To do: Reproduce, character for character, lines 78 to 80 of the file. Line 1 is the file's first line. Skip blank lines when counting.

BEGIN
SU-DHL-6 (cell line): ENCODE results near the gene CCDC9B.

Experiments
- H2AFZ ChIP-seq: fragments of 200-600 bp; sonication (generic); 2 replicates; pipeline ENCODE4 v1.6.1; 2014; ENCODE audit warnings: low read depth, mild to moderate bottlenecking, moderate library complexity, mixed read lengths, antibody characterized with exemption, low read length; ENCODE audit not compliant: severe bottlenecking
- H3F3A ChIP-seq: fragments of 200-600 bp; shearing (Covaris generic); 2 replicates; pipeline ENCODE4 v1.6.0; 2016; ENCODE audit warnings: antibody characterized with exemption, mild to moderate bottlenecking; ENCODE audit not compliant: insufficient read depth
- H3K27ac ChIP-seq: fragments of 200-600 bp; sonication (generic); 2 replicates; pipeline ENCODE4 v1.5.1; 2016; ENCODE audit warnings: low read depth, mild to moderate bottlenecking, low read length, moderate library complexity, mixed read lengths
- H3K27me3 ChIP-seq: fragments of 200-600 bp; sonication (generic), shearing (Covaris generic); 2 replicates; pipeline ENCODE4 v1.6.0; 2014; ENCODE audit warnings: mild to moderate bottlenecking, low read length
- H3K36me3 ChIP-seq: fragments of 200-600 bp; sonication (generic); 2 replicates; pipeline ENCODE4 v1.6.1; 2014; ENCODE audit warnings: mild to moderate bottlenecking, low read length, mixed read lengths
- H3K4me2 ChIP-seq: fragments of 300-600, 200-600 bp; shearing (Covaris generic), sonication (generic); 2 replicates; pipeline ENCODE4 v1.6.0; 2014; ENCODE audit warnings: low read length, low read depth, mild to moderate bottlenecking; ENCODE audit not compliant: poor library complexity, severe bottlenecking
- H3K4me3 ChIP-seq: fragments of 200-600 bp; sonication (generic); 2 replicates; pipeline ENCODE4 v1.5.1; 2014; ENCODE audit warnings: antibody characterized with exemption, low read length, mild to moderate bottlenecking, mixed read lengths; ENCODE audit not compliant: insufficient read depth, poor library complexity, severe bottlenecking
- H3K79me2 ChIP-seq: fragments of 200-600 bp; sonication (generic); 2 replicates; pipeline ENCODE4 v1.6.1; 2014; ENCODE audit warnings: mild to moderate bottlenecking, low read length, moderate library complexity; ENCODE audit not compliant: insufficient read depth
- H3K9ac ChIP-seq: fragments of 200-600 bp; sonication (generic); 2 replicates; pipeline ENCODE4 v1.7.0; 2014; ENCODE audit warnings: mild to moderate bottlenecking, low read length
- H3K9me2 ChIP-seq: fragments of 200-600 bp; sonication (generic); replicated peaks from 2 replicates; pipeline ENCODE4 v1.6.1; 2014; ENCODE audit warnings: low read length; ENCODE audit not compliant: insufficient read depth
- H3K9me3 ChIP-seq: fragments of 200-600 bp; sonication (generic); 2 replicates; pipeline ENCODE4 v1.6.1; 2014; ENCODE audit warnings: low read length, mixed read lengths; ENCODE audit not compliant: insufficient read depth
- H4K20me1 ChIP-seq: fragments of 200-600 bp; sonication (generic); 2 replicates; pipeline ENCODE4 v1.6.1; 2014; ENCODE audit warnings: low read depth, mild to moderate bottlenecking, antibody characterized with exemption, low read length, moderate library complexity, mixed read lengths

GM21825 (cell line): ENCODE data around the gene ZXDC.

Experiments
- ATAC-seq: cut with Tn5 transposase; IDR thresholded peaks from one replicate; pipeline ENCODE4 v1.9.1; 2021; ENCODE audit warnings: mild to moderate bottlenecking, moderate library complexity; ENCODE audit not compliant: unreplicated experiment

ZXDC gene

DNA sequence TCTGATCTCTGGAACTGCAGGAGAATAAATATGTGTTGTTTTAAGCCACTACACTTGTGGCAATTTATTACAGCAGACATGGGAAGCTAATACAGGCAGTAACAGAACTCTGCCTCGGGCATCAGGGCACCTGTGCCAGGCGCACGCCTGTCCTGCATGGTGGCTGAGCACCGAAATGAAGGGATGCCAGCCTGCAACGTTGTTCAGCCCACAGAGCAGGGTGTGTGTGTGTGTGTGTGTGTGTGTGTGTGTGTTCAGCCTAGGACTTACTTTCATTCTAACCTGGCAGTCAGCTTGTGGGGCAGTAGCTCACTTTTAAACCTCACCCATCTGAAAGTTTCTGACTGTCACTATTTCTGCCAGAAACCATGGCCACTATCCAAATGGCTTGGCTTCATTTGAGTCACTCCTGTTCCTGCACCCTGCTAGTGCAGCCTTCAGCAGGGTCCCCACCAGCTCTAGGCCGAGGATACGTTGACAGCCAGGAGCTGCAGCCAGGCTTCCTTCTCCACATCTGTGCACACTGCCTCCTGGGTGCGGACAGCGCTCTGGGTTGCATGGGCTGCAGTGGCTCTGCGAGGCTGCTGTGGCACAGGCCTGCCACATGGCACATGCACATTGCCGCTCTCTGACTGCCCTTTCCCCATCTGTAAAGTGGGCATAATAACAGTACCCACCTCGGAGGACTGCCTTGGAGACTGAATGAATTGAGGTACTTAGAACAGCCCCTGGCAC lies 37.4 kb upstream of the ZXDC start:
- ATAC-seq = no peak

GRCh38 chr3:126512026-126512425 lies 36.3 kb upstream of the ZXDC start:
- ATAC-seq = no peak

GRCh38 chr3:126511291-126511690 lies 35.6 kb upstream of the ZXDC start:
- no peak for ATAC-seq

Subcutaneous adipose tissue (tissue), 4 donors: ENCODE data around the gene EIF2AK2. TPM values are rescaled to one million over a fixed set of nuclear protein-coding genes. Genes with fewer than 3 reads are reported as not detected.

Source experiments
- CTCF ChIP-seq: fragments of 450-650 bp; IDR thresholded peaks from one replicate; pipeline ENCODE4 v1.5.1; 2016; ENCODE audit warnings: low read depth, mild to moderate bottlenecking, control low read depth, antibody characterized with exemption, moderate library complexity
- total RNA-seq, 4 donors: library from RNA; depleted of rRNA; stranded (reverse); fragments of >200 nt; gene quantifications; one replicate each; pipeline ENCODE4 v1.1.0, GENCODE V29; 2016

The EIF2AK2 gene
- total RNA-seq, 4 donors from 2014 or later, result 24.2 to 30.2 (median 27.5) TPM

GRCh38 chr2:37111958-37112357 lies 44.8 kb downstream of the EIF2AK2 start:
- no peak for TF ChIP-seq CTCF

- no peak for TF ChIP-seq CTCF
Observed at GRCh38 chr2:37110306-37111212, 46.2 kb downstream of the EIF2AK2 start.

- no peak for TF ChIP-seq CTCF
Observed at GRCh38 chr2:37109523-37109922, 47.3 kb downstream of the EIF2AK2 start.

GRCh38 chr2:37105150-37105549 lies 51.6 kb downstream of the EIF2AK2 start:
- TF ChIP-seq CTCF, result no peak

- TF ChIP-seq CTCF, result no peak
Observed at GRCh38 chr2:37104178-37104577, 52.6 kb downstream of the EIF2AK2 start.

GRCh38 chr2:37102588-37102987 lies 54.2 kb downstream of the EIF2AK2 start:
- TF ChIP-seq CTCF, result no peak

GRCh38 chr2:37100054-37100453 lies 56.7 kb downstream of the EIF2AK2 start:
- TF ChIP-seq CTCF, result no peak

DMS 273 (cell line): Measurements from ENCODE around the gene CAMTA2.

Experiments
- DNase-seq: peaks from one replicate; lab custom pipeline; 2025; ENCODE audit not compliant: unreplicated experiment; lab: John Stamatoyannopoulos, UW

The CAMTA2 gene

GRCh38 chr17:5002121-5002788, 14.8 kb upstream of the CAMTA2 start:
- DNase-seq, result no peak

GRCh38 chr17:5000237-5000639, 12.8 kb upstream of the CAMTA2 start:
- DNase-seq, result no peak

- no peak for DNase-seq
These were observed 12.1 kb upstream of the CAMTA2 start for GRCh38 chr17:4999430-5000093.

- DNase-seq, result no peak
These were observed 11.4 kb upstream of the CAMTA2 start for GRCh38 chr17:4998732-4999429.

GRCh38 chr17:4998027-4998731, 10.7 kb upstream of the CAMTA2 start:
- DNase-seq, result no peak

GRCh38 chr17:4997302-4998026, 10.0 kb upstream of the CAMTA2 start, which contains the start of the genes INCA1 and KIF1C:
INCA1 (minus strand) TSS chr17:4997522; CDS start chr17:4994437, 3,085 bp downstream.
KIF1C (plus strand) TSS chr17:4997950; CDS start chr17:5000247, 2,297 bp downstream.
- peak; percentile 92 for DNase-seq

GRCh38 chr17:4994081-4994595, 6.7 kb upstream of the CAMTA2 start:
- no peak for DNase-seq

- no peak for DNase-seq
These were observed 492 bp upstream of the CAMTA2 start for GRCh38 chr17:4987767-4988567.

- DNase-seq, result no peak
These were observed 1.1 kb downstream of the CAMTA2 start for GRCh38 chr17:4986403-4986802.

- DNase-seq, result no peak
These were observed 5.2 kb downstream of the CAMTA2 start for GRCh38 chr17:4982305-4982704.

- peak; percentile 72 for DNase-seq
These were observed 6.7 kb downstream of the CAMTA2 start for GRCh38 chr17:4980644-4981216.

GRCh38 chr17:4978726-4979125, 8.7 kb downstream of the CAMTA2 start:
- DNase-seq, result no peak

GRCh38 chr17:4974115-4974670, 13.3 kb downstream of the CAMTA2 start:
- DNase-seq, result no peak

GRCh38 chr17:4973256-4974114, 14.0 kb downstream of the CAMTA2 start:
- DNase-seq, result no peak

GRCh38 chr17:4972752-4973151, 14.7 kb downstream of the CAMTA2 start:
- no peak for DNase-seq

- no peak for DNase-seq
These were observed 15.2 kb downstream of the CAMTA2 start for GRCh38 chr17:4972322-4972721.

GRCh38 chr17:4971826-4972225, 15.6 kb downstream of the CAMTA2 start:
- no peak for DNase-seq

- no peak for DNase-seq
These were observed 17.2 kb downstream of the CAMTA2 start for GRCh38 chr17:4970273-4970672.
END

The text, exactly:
- DNase-seq, result no peak

GRCh38 chr17:4972752-4973151, 14.7 kb downstream of the CAMTA2 start:
- no peak for DNase-seq